War Can Change The Body And The Mind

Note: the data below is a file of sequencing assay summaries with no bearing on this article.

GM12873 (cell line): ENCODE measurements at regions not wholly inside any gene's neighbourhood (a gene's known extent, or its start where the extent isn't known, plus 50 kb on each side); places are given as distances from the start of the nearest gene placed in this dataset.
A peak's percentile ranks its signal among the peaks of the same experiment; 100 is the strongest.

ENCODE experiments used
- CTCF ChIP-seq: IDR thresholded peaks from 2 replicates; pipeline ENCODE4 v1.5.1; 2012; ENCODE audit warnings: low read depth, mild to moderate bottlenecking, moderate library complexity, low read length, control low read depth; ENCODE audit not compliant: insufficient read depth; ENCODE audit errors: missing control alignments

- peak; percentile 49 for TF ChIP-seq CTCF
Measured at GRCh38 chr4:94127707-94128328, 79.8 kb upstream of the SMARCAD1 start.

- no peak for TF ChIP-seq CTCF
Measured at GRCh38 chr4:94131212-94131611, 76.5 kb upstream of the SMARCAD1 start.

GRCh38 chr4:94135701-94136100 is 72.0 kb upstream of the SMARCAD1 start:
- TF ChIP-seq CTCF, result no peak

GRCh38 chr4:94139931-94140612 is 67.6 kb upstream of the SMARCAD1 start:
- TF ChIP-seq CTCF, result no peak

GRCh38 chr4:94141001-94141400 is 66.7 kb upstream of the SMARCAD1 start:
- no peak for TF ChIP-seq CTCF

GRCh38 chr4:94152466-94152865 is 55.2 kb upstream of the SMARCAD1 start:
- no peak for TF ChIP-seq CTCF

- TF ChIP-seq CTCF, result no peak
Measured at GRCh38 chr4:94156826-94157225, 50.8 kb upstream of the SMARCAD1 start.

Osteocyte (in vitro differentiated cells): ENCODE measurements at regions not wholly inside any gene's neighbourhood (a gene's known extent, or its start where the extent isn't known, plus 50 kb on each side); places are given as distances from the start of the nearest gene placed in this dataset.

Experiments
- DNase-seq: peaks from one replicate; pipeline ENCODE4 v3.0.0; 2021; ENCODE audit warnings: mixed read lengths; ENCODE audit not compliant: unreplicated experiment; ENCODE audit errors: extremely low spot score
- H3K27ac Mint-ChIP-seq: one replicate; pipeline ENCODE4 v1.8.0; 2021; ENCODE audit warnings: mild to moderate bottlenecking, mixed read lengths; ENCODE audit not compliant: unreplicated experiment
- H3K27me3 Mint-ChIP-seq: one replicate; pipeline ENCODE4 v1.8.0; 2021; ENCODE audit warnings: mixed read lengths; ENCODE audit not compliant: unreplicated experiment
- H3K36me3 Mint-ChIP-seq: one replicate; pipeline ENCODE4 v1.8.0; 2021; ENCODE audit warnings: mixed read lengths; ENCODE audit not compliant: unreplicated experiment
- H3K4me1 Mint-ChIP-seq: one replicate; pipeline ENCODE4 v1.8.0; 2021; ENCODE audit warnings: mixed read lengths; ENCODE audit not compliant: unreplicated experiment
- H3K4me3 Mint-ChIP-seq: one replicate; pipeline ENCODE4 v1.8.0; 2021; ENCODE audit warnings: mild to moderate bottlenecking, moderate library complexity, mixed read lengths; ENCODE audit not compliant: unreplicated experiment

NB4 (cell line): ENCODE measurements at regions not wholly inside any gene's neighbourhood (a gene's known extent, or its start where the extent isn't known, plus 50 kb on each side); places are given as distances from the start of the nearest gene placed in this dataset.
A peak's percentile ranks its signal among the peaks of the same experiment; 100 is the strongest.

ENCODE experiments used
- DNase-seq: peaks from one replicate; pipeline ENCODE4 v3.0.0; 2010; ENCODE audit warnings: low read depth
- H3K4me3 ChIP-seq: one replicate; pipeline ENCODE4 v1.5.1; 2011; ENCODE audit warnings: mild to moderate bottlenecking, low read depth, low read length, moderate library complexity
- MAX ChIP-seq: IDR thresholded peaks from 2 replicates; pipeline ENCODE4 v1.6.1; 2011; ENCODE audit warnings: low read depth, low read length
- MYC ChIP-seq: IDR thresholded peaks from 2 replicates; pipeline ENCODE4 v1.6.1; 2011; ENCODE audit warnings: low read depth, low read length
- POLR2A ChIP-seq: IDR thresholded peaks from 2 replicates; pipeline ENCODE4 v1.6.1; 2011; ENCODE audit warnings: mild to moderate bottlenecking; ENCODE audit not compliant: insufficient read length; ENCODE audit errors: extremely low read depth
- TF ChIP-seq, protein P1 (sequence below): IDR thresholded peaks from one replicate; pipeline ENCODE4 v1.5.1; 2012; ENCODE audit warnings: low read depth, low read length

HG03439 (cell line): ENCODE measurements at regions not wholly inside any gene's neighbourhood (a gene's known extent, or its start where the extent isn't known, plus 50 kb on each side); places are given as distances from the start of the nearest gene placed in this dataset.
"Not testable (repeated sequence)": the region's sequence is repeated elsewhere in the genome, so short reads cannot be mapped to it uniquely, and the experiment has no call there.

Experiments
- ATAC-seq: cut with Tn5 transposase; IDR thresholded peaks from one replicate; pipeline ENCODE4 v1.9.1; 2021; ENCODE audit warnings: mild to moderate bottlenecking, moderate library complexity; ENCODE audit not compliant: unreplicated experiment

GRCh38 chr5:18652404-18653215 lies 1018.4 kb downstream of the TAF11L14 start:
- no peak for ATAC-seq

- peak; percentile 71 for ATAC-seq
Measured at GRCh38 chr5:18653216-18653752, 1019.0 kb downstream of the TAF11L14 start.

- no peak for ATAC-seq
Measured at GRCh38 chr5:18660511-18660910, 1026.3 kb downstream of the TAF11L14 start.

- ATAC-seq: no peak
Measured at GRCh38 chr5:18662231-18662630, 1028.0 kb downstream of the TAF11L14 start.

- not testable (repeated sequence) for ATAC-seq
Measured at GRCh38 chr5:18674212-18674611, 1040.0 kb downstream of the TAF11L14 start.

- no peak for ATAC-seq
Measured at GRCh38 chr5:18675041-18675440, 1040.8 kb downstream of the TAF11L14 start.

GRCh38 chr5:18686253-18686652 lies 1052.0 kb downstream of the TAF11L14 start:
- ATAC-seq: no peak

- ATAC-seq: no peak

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War can drastically alter the body and the mind. On page 18 of Between the World and Me, Ta-Nehisi Coates describes the sensation of his possession of his own body being in a constant state of jeopardy. He notes that this was a feeling he experienced very early in life and that it comes from being at war. Though “being at war” can have many meanings, I believe some of the books we’ve read have displayed the idea in the simplest of ways. Sections of Betool Khedairi’s, Absent, and Joe Sacco’s, Journalism, have powerful examples of what war does to the body. These works also give us insight as to how people cope with the damage done. One of the first novels this class immersed me in was Absent by Betool Khedairi. This novel depicts the struggle of Dalal, a young Iraqi girl who’s living in Baghdad at the time of the U.N. sanctions on Iraq. I’d argue that Dalal’s body goes through radical change from the beginning of the novel to the end. The war that is waged on her identity as an Iraqi girl and a Baghdadi citizen affects her in a profound way. In the first few chapters, Dalal seems much more playful and less affected by the war around her. “The plant ascends laboriously from the mustard-colored pot sitting beside the sofa. It 's wilted leaves lift up their greenery lazily toward the fingers of sunlight that tickle playfully at the sides of a restless curtain” (2). Her description of this plant is riddled with humorous words and has a more lighthearted feel to it. However, this
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